Source of Article:http://www.fresnobee.com/local/story/1242671.html
Thursday, Mar. 05, 2009
By Michael Doyle / Bee Washington Bureau
WASHINGTON - California farmers and
their congressional allies are reviving their efforts to dramatically revise
food safety oversight.
Picking up from last year's effort, Rep.
Jim Costa, D-Fresno, on Thursday joined a Florida Republican in unveiling an
industry-backed bill that would impose stricter safety requirements on
imported foods. The bill would also extend nationwide some strict rules
already applied in California and Florida.
"The last time our food safety laws were
modernized, President Eisenhower was in office," Costa said at a
sparsely attended Capitol Hill news conference Thursday. "A lot has
The Western Growers
Association and other industry groups strongly support the bill introduced by
Costa and Rep. Adam Putnam, R-Fla. Growers lose
money when consumers stop buying food because of safety fears.
The legislation would give the Food and
Drug Administration its first-ever power to order
recalls of potentially contaminated foods. Currently, these food recalls are
voluntary. The bill would also give the FDA new authority to set production,
harvesting and packaging standards for fruits and vegetables.
The bill does not cover meat or beef
products, which are handled by the Agriculture Department.
The bill does not directly provide any
additional staff or funding for the FDA, though investigators have called the
agency undermanned for the task of overseeing nearly half-a-trillion dollars'
worth of domestic and imported food annually.
The FDA's "food safety workload has
increased in the past decade, while its food safety staff and funding have
not kept pace," the Government Accountability Office noted last year.
The bill potentially reaches across
borders, with a variety of measures designed to ensure foreign foods meet U.S.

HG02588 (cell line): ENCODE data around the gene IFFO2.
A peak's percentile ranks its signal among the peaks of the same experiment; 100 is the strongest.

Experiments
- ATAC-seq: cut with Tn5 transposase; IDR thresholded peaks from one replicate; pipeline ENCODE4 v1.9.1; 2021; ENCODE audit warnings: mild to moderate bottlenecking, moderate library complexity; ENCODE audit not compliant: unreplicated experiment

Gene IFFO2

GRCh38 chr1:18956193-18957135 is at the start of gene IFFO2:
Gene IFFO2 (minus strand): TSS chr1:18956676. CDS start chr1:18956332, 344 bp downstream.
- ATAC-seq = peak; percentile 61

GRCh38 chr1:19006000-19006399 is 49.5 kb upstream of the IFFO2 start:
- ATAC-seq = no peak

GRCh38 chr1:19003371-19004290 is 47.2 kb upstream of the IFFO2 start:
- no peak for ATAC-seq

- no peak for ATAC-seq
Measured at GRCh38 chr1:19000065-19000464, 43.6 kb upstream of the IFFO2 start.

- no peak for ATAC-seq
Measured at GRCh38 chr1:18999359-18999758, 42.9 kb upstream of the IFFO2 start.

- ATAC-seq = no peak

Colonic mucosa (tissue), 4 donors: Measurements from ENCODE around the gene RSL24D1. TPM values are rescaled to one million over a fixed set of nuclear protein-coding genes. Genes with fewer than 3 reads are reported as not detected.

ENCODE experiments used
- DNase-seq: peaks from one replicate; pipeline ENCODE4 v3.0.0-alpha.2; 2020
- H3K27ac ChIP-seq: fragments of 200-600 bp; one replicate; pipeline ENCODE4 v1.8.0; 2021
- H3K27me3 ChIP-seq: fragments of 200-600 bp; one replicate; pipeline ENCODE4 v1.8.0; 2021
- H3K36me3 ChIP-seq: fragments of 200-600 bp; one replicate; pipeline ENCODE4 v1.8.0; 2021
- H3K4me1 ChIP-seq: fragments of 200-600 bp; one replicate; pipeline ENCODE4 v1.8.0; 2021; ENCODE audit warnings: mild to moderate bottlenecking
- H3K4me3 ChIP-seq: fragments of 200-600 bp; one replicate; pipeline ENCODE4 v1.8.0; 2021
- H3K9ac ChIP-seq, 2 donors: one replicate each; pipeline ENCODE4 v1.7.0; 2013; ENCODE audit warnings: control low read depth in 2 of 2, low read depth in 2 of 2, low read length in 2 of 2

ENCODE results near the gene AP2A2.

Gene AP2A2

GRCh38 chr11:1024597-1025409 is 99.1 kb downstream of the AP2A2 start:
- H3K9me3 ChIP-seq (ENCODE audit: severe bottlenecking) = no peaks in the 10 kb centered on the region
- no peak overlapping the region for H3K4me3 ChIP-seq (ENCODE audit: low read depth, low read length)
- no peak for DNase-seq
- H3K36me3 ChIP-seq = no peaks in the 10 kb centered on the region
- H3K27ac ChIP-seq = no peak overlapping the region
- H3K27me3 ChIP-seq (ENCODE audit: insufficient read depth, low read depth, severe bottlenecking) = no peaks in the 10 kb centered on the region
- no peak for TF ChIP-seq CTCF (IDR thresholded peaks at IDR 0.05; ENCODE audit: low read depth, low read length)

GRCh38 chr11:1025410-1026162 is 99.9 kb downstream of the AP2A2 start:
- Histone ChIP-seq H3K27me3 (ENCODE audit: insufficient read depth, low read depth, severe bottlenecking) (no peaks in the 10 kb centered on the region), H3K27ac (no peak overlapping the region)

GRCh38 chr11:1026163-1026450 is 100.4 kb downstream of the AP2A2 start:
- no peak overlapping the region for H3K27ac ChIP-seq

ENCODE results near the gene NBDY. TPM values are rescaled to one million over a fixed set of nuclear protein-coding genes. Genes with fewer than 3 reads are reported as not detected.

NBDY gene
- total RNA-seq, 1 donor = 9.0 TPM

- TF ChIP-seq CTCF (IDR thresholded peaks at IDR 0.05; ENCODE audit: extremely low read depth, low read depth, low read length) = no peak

production standards. Fifteen percent of all food consumed in the United States
is produced overseas, according to the Agriculture Department.
"As the world grows smaller, and as
we see more and more imports come into the United States … we need to make
sure that we are not simultaneously exposing the American consumer to
additional risk," Putnam said. Even so, the so-called Safe Food
Enforcement, Assessment, Standards and Targeting Act is not the only food
safety reform bill planted on Capitol Hill this year, and it will have to
fight for life. In some cases, introduced bills primarily stake out bargaining
positions designed to shape rather than become the final product.
Last month, for instance, liberal
Democrats reintroduced a familiar bill establishing a new Food Safety
Administration to consolidate work now handled by multiple agencies. Similar
Food Safety Administration proposals have been regularly introduced without
success since June 1999.
The various food safety proposals often
get at least a short-term boost from the latest contaminated food crisis.
Most recently, nine people have died and more than 650 people have been
sickened from eating Salmonella-tainted peanut products.
Last year, Costa and Putnam introduced
their food safety bill in the wake of an incident in which 200-plus people
grew sick and three died from eating California
spinach contaminated by E. coli bacteria. The legislation then stalled after
it was introduced last April.
"Food safety continues to be an
issue, every time we have a scare, whether it's
peanut butter or Mexican peppers," Costa said.
Potentially, this year's efforts could
find a more congenial political environment. The Obama administration will
play some kind of role, and consumer advocates are cheering the selection of
Kathleen Merrigan as deputy agriculture secretary.
On Capitol Hill, new committee chairmen such as Rep. Henry Waxman, D-Calif., of the House Energy and Commerce Committee, will
serve as legislative gatekeepers.
Waxman displaced a previous chairman,
Michigan Democrat John Dingell, who has written a comprehensive Food and Drug
Administration reform package that also covers the FDA's drug jurisdiction.
Potentially, the bill introduced by Costa and Putnam could be folded into or
otherwise influence this larger bill.